of the city and SFMT and all the agencies involved, this is what we want to
advance and provide here. The one thing I can say is that the other thing the university provides is we have all the
structures in place already because we have done this before. And we’re a public
university, we’re cheap. We’re much cheaper than
private universities, so I think it’s gonna be (audience laughs) a good deal to work here. The final thing I want to
say, on a more serious note, is there is enormous support on the campus and at the Lawrence Berkeley
Lab for this initiative. And if you think about
it, it is very unusual for the chancellor of UC-Berkeley
to get involved that early in this stage of a competitive process like the Smart Cities Challenge, and that is very telling to me. I was really excited when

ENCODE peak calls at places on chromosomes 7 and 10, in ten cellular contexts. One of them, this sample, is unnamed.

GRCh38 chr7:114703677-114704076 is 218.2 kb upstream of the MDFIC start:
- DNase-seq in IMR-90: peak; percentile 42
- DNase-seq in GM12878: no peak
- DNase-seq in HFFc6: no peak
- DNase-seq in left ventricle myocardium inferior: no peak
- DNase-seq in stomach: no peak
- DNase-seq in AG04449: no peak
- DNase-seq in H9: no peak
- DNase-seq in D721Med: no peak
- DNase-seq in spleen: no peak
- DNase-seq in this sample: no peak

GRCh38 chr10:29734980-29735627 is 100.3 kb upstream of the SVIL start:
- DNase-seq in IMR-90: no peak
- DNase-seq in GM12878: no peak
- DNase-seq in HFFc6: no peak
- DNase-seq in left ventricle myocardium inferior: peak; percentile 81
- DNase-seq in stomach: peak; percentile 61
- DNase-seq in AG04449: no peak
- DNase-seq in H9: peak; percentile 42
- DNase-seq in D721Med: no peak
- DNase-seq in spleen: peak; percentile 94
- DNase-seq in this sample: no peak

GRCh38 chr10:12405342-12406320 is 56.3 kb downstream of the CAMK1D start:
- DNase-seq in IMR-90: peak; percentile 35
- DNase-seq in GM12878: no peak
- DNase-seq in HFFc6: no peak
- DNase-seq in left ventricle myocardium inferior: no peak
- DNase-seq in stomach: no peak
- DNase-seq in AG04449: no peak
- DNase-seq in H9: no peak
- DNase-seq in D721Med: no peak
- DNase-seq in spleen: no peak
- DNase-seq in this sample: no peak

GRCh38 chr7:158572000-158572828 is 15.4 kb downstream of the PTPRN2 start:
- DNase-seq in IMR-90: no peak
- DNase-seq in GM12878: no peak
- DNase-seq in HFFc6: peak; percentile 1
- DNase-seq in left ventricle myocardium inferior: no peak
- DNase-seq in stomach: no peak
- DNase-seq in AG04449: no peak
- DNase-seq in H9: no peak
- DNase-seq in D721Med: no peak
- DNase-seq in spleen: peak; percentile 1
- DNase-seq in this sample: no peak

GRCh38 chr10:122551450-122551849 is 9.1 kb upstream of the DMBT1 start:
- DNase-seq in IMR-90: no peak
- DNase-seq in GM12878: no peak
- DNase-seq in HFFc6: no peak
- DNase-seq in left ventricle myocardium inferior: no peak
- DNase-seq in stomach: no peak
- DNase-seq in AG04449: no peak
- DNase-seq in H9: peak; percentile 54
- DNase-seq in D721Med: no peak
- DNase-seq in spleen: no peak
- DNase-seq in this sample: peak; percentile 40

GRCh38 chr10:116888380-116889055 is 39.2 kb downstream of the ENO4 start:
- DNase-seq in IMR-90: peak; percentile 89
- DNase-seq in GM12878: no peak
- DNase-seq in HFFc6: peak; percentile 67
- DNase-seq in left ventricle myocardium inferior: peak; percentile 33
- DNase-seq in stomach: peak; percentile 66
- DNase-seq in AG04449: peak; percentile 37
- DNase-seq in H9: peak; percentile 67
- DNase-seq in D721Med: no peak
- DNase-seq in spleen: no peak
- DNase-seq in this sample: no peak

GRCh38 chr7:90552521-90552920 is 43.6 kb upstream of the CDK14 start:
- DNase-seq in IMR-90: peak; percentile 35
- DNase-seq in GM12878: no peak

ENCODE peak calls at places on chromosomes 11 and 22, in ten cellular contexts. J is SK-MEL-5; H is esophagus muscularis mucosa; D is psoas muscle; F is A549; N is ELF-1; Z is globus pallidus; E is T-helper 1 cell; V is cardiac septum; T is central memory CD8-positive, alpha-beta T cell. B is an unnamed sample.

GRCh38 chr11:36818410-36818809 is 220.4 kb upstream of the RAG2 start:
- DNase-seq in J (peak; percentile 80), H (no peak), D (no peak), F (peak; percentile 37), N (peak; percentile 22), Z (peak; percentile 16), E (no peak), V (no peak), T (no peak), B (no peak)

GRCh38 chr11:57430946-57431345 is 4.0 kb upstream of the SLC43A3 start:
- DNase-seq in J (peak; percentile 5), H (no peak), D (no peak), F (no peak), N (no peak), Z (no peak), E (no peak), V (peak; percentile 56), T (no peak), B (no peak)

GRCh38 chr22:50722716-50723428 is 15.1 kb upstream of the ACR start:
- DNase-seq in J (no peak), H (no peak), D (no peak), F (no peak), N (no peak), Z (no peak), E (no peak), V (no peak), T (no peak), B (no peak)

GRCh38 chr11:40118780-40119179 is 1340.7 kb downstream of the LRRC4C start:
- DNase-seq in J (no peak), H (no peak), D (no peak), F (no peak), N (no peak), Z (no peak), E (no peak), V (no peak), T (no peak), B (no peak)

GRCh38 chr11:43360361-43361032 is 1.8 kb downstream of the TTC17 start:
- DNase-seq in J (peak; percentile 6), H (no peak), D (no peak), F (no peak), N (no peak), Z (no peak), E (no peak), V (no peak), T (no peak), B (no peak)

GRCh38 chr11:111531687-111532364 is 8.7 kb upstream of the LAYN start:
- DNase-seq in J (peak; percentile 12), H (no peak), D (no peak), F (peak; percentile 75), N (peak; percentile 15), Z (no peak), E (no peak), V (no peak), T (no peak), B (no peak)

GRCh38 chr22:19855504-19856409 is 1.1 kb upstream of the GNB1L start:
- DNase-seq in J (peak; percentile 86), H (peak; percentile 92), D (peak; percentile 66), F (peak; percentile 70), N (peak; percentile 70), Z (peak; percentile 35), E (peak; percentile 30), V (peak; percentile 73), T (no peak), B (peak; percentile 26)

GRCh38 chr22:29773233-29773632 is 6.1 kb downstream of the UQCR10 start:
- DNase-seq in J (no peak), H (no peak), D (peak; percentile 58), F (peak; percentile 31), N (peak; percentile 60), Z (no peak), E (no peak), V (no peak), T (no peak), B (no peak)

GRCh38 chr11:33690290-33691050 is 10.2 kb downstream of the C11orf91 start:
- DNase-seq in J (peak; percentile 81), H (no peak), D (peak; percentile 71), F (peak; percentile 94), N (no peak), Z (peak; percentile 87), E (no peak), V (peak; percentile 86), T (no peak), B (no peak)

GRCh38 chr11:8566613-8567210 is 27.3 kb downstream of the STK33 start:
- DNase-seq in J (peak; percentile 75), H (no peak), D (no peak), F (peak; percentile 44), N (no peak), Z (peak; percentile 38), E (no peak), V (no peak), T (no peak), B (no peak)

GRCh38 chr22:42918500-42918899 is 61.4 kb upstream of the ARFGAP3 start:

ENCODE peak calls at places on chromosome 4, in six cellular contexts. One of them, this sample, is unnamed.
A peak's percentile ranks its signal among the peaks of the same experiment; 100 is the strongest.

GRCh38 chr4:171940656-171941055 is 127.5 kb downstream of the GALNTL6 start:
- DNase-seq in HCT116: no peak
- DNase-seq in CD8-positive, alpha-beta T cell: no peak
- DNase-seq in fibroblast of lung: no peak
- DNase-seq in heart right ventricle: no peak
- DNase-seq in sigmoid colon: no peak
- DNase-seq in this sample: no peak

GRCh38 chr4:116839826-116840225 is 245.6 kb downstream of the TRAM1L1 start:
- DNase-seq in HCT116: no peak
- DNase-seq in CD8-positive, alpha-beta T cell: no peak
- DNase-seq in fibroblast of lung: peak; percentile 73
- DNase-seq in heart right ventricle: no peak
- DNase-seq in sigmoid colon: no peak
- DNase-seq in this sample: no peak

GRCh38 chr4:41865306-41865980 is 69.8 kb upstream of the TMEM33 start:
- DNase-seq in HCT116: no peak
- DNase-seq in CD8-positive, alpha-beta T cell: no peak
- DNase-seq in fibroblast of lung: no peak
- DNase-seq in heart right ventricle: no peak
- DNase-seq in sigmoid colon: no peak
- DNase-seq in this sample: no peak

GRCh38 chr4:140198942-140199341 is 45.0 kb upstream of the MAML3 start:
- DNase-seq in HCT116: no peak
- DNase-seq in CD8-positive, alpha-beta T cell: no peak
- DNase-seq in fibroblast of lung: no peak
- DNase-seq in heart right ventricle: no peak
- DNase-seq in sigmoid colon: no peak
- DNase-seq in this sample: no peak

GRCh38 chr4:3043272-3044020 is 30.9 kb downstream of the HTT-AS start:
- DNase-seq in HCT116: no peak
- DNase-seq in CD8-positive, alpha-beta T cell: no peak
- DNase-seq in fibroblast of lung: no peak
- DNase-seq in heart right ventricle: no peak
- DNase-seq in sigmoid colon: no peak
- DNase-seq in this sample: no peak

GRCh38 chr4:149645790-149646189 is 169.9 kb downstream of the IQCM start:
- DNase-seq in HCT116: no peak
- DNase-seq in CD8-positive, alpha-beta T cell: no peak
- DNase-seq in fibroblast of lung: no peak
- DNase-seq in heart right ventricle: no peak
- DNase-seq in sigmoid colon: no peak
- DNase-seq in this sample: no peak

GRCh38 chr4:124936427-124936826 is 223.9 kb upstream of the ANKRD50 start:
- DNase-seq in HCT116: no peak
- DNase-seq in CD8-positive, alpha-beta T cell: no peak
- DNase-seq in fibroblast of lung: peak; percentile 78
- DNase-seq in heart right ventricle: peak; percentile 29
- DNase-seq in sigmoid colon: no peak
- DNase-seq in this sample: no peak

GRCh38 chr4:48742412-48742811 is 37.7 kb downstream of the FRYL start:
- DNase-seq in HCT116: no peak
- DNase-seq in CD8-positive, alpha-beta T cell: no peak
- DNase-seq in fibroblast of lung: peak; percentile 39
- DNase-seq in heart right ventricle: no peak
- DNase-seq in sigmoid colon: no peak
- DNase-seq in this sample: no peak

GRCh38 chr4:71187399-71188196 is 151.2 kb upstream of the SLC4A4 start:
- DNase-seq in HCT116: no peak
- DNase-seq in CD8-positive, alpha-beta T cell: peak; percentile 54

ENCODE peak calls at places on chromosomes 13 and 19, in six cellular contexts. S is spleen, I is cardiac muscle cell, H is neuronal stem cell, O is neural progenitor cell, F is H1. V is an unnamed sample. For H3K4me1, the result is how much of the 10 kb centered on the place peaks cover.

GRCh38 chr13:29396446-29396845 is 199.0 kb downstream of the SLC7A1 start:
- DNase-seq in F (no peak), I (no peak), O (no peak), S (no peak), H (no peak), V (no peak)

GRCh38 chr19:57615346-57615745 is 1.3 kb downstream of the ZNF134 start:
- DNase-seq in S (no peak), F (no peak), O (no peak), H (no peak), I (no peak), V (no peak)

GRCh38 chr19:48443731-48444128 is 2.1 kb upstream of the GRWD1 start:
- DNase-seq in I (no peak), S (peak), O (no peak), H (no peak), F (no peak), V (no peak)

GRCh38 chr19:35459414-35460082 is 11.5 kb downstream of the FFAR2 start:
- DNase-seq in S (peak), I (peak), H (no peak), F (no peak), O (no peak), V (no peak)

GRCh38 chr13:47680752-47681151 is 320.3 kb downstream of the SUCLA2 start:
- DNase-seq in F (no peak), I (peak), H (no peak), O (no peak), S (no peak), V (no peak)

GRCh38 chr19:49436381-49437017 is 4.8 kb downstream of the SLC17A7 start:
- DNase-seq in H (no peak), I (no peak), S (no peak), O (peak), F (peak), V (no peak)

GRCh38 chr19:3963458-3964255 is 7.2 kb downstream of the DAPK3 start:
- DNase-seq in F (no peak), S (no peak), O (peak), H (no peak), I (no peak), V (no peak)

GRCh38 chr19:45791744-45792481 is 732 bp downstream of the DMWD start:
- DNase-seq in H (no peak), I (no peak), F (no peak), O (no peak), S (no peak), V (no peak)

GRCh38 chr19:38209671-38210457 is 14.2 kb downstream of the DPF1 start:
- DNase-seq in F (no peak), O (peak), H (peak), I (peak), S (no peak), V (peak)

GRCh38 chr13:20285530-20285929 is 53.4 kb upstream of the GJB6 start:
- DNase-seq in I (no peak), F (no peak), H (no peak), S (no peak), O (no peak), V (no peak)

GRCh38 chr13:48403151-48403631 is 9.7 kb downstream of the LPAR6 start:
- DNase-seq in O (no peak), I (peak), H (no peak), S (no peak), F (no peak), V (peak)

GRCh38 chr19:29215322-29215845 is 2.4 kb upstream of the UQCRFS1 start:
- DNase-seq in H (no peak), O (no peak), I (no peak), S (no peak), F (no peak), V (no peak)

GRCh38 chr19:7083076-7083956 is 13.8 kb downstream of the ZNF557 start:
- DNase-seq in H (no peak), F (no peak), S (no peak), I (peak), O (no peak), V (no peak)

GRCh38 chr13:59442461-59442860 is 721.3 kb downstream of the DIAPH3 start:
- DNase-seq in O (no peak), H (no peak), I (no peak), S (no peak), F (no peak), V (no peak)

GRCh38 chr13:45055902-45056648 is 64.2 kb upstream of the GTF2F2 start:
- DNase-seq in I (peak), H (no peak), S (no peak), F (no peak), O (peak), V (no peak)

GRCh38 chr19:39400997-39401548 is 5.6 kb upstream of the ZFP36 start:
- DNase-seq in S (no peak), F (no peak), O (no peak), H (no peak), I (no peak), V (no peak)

the chancellor and the mayor had their first phone
conversation several weeks ago because what that tells me is that the campus is
standing absolutely full-speed behind this effort because they realize that this challenge is very
important for California, it’s very important for
the city, for the Bay Area, and that this is really a great way for the university to contribute to something which will
have worldwide visibility, and I’m really saying worldwide,
it’s even beyond the US, and it is completely
aligned with the mission and the service agenda that
we have at the university. So, I wanna thank all
of you for coming today. I wanna thank all the people in the city who have put this great team
together, particularly Tim. And finally, Go Bears. Thank you. (applause)